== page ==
Where Walker Succeeds, Unions Fail and Wisconsin Wins

By: Andrea Ryan

Next Tuesday, Wisconsin will hold its recall election for Governor Scott Walker.  The impetus for this movement started early last year when the newly elected governor imposed bold changes in order to rescue Wisconsin’s deeply red budget.  As we have seen with other states in a fiscal mess, such as New Jersey, the only fix for the health of the state’s current and future economy is through a strong leader with a fearless drive to make the unpopular and difficult (but correct) decisions.  Enacting common sense economic principles should not make for a “pioneer”, yet decades of lavish spending in excess of state revenues has become the new norm, making actions based on common sense the new “radical”.

Although vilified by the Left as a heavy-fisted malefactor set on pillaging the “measly” assets of public employees, in truth all Governor Walker set forth was a moderate compromise that would salvage the economy of Wisconsin.  Far more moderate than Franklin D. Roosevelt’s staunch position that public unions should not and could not exist, Walker allowed the public employees to continue their collective bargaining of salaries, but let the State of Wisconsin determine their benefits, one of the largest drivers of cost.  This reasonable and balanced compromise between a state spiraling into deeper debt and an entire industry of public professionals paid significantly more than their colleagues in the private sector was called Act 10, the Budget Repair Act.  But, a very interesting thing has happened since the inception of this controversy.  Governor Walker’s moderate reforms have breathed new life into Wisconsin’s fiscal health.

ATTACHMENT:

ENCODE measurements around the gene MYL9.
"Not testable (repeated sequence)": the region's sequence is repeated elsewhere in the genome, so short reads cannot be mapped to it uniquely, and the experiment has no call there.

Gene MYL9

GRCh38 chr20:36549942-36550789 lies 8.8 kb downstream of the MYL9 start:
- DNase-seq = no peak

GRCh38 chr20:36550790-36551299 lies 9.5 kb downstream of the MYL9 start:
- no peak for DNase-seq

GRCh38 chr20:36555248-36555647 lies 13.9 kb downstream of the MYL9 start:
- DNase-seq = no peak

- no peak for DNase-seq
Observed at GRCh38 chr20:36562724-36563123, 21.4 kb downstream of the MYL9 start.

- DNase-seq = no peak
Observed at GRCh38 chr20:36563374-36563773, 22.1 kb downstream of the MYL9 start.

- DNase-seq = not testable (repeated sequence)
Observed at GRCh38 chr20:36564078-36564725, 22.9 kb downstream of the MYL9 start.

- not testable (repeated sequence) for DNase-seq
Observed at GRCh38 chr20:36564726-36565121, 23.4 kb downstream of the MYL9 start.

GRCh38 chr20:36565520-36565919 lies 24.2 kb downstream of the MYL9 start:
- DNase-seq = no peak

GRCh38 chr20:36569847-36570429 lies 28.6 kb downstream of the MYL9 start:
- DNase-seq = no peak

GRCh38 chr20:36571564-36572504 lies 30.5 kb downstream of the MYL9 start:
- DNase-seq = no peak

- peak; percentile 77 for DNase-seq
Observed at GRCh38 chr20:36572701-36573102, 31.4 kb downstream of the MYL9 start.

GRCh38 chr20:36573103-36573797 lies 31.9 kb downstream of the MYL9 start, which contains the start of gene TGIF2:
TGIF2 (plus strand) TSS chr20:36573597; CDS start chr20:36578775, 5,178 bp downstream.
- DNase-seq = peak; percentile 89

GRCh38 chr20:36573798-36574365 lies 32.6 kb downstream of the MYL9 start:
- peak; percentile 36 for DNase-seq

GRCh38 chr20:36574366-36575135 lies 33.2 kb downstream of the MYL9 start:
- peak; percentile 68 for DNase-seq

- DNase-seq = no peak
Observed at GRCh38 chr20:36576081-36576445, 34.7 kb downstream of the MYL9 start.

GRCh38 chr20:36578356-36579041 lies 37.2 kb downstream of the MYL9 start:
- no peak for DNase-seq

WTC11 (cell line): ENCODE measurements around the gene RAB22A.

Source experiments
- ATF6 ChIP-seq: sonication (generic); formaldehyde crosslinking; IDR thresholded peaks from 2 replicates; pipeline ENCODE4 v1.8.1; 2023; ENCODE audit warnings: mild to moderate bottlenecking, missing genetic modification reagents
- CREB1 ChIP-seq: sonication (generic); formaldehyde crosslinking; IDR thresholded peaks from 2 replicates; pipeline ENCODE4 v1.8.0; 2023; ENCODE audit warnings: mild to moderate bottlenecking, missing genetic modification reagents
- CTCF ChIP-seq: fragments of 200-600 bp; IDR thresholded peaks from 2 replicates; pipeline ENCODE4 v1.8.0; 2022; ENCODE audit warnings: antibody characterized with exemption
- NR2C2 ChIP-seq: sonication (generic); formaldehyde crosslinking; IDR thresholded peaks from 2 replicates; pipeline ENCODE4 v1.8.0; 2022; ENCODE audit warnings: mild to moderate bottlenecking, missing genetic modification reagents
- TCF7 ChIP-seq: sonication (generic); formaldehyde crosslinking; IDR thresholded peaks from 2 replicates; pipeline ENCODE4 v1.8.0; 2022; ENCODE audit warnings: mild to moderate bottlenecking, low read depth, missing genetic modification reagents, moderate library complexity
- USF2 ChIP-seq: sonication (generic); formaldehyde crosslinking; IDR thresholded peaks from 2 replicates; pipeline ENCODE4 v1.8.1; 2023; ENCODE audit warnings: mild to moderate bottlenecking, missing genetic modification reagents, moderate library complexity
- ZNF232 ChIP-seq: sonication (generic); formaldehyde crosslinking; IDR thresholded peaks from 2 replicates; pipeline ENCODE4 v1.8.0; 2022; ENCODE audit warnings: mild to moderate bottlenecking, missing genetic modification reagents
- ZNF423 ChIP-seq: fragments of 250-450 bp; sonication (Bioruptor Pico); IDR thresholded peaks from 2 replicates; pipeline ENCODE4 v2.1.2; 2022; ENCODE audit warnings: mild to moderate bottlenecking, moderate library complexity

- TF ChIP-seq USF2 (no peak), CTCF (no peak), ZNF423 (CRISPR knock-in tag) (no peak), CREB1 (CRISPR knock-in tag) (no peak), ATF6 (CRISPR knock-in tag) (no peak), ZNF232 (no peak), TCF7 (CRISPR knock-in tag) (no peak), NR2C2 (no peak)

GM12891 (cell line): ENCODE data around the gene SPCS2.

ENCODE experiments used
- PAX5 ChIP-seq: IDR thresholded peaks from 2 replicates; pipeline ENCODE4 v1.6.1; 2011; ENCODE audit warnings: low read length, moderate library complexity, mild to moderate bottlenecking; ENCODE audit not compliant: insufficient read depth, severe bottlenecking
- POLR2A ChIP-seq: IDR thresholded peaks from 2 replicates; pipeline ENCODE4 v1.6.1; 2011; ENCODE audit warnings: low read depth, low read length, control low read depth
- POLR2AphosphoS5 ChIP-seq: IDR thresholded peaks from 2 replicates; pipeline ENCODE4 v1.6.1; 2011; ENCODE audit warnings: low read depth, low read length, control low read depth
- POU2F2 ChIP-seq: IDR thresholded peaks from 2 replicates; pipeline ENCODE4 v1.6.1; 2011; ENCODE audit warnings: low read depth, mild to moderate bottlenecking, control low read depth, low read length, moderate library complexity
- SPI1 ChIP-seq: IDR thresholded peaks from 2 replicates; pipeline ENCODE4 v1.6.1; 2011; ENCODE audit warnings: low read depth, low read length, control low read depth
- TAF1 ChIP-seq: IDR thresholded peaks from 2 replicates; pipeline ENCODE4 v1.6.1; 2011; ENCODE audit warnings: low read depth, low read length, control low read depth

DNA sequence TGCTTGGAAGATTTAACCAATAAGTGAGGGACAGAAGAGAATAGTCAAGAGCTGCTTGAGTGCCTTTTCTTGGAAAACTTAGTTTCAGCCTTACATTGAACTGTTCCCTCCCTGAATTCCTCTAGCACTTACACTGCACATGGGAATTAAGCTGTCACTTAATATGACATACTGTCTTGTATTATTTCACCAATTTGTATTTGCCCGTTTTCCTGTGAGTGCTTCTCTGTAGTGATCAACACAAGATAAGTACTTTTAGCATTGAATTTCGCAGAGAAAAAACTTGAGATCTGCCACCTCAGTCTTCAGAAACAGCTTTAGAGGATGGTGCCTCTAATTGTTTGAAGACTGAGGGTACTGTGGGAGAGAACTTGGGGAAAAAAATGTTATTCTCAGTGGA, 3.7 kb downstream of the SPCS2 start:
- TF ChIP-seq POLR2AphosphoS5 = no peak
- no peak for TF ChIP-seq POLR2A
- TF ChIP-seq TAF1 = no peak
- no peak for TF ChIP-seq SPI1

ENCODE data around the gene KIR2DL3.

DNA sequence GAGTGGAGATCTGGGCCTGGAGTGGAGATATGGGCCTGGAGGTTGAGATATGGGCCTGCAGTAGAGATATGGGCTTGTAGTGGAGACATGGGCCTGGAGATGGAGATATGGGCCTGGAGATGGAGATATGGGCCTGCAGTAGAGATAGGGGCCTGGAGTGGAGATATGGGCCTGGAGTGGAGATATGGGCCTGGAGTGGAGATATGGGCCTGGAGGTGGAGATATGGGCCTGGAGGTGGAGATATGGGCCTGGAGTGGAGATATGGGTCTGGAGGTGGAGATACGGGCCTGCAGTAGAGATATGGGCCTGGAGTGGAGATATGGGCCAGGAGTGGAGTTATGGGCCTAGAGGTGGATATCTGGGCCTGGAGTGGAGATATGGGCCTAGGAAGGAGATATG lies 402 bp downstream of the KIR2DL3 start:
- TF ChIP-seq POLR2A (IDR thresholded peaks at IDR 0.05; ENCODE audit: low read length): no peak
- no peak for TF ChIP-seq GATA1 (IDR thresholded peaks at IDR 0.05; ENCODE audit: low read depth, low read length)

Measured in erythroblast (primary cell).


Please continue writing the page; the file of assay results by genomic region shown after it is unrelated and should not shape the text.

Below is a graph from I Stand With Scott Walker‘s Facebook page – an impressive image of the fiscal effectiveness of Governor Walker’s reforms compared to the three previous Wisconsin governors.  Governor Walker and the Republican-controlled legislature balanced the budget.

The data, in such a short time, already show an impact so transpicuously positive that in last Thursday’s debate, Democratic candidate, Tom Barrett, whistled around the very issue that brought him before the voters.  Tuesday’s recall efforts aren’t based on the red herrings Barrett argued.  They’re based on one very specific set of reforms that Barrett conspicuously avoided discussing.  Why?  Because Governor Walker’s Act 10 is working.  Beautifully.

According to the Wall Street Journal,

Wisconsin Gov. Scott Walker and Milwaukee Mayor Tom Barrett held their second and final debate yesterday before voters head to the polls in Tuesday’s recall election. It was the Republican governor’s collective bargaining reforms that sparked the recall effort, but those reforms and their impact seemed to be the last thing that Mr. Barrett wanted to talk about.

Instead, the Democratic mayor wanted to focus on a side issue—an ongoing investigation involving several people who were aides to Mr. Walker when he was Milwaukee County executive. Mr. Walker said that his opponent’s focus on the probe was sign of desperation. We take it as a sign that Mr. Barrett doesn’t think the governor is vulnerable on his record.

Wisconsin’s unemployment rate is 6.7%, which is well below the national average of 8.2%. According to the Bureau of Labor Statistics, the state added more than 23,000 jobs last year. And a recent survey found that Wisconsin employers were eager to hire—an indication that Mr. Walker’s policies have made the state more business-friendly. Mr. Walker also managed to close a $3.6. billion budget deficit without raising taxes, which fulfilled a campaign promise.